Certainly the end of the stage check in came at exactly the moment we kids had reached the limits of our endurance, and really needed a lengthy sit down and a large amount of food to contemplate keeping going. And, low and behold, the place we were directed to had numerous cafes, restaurants and even a John Bull pub to choose from (for those on the English trail). It’s not actually their fault we fell into McDonald’s – there were definitely other eateries available.

This level of careful organisation, in fact, characterised the whole event, which went extremely smoothly from our point of view right from when we checked in to when we went to pick up our participant’s medals at the end. Which given that there were 2572 teams and 6857 players in total, was pretty impressive.

It wasn’t the organisers’ fault either that we gave up after eating, or even because of the fact that it started raining. Mostly it was the shattering cold Papa and my Obsessed Big Brother were suffering from, and that my five-year-old legs can only go so far (should have taken the scooter, Mama).

Still, there’s always next year! Except Mama and Papa are already plotting how to get rid of us so they can do Running the City properly in 2018. How very dare they! We enjoyed it too!

Lest you are worried that you too will have to wait until next year to take part, the Begushiy Gorod team run this event throughout the year in St Petersburg and a number of other cities throughout Russia, including Vladimir, Nizhny Novgorod, Kazan and Yekaterinaburg, all of which have events still to come.

Running City Moscow start Begushiy Gorod
Get set, ready, go!

And you can now also have a go at Running the City in New York on 28th October.

And! London! On 7th May 2017! You’ve just about got time to sign up! The categories are not as extensive as the Moscow event (just walking vs biking vs public transport) but Mama reckons it’ll be great. Do it! And come back and tell us what you saw!

Highly highly recommended.

More information

The BG website (in English).

The London event page.

The New York event page.

This is what the Hitchhiker’s Guide to the Galaxy has to say about orienteering – the sport of a lifetime.

Participating: You need to register your team before the event and book a start time slot. Go to the website, choose your category, fill in your details, pay your entry fee and away you go. Teams can consist of up to four people. Entry fees vary, and the prices are given in roubles. The London one costs either 2000 and 2500 roubles (depending on your category), or 25 to 35 pounds per team. You’ll need to pay by PayPal if you don’t have a Russian bank account.

Pin for later?

Running the City of Moscow with Begushiy Gorod is an urban orienteering event, with a twist! Highly recommended and suitable for a wide range of participants. Even English speakers!

Mini Travellers
Wander Mum

Garage Triennial of Russian Contemporary Art or Not.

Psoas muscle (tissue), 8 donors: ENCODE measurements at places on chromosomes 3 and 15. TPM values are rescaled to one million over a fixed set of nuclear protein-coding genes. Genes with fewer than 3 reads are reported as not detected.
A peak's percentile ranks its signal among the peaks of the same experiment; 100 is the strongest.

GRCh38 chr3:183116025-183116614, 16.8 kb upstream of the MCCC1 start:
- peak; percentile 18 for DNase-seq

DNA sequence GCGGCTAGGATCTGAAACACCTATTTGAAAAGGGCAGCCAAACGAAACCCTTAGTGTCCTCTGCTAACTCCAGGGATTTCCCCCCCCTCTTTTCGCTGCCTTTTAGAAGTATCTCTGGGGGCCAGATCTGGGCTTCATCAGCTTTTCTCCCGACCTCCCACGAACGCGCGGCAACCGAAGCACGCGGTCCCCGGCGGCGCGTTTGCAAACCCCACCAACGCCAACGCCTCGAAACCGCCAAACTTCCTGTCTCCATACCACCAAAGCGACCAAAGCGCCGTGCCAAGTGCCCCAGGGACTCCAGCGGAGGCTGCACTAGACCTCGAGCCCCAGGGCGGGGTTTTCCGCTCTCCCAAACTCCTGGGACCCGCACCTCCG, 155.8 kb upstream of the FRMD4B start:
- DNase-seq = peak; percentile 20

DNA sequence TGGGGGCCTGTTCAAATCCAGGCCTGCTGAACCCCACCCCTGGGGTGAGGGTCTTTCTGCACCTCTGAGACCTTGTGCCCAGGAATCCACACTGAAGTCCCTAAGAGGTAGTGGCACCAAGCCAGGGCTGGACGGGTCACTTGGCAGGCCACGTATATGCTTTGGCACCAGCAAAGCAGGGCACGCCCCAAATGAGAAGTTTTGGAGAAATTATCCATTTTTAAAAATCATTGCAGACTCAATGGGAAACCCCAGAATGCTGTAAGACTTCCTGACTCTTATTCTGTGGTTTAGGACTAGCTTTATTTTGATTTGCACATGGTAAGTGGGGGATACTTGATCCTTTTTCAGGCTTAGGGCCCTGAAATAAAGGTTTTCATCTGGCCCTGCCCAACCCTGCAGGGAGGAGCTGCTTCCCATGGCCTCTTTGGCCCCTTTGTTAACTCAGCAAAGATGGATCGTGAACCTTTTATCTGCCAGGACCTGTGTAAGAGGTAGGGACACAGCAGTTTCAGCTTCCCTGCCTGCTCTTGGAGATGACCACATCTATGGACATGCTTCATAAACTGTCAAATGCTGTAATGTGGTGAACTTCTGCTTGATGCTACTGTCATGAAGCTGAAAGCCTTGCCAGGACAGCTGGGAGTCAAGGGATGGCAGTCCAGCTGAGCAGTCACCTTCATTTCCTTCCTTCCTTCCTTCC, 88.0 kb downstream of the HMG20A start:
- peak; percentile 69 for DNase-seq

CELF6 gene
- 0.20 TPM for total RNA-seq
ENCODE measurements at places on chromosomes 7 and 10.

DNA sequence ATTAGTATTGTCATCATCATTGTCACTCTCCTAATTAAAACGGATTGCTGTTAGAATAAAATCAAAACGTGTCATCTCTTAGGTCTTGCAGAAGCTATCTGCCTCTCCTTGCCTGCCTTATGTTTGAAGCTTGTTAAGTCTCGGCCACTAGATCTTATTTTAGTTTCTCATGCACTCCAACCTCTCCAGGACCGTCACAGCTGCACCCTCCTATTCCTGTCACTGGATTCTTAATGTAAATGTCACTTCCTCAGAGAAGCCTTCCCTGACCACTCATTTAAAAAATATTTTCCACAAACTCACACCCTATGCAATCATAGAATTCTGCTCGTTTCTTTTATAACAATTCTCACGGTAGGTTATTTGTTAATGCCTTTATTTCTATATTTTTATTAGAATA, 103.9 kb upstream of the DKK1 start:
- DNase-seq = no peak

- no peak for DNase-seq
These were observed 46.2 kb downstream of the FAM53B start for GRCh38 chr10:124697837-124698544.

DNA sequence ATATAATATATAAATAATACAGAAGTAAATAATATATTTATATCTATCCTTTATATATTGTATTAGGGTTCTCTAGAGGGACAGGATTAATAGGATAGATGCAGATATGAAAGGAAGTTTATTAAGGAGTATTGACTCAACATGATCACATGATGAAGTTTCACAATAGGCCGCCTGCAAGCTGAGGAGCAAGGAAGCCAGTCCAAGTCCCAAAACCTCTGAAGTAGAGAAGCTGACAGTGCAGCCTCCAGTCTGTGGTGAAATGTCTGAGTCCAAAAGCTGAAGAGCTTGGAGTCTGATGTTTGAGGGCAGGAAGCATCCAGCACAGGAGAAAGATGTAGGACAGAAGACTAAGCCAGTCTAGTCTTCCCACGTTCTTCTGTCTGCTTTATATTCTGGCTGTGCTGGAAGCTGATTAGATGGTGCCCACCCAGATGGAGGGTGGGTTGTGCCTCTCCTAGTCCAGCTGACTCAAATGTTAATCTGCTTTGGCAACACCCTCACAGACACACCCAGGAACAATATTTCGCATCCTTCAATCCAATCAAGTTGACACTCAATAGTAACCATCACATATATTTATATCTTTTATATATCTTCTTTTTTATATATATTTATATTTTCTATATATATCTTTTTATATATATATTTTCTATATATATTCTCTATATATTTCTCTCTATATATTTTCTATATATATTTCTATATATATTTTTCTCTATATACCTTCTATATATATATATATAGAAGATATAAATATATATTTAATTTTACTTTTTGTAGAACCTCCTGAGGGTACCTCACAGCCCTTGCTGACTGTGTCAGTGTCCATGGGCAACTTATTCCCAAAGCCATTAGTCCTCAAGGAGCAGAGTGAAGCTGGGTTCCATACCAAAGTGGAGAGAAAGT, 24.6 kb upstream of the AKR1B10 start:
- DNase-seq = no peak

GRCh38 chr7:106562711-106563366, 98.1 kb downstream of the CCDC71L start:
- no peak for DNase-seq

It is Mama’s firm belief that modern art is the medium to go for if you want childish appreciation of visual virtuosity. Classical paintings are very flat. Contemporary… whatjmacallits tend to be a lot more pace roundable, climb upable, crawl alongable, duck underable and even, occasionally, touchable.

The current exhibition at the Garage art gallery in Moscow, the Garage Triennial of Russian Contemporary Art, has items on display which allow you to do all of these things, and put on headphones to listen to the soundtrack that accompanies them as well.

The Way of an Object Makhacheva Garage Triennial

Of course, so far we have only been to one exhibition where you were invited to handle everything, and the Garage Triennial wasn’t it.

Figuring out which items you are supposed to manipulate and which to contemplate from a safe distance by carefully observing the appropriate behaviour of more clued up others is both a profoundly moving representation of an essential aspect of the human condition and also a very good opportunity for children to practice this vital social skill.

Faces Garage Triennial of Russian Cintemporary Art

To limit the potential damage this might cause, the very practical Garage gallery had stationed a large number of young docents at every possible corner on the lookout for people doing it wrong, so generally the art was safe from everyone except Mama, who absent-mindedly walked into the dangling skier model. We simply can’t take her anywhere.

Female Male Red Khasanov Garage Triennial

Adding to the child-friendliness, in the Garage Triennial, when the art is flat, it tends to be on TV. Can we recognise the difference qualitative difference between Spongebob Squarepants and a woman being sloooooowly covered with large smooth stones on a beach? Mama has no idea, but she does know that my Predictable Big Brother will be entranced as long as there are moving images.

Mama wouldn’t say that the Garage Triennial is simply uncomplicated fun for the more youthful element of society though. So she experienced trepidation every time I put on the headphones, and even insisted on sampling the soundtracks first if she could get there ahead of me. But since I retained my sunny delight in trying on every single one of them for the whole of the exhibition, Mama concludes that it was fairly innocuous after all. And the set that also included virtual reality goggles was simply FABULOUS. Floor to ceiling dancing babushkas. ‘Nuff said.

The Garage Triennial of Russian Contemporary Art is organised into a number of themed sections. Its overall aim is, for the first time ever, to showcase the current state of the modern art scene for the whole of the Russian Federation, and to this end curators spread out all over the very very big country in order to discover what is going on out there. Way way out there in some cases.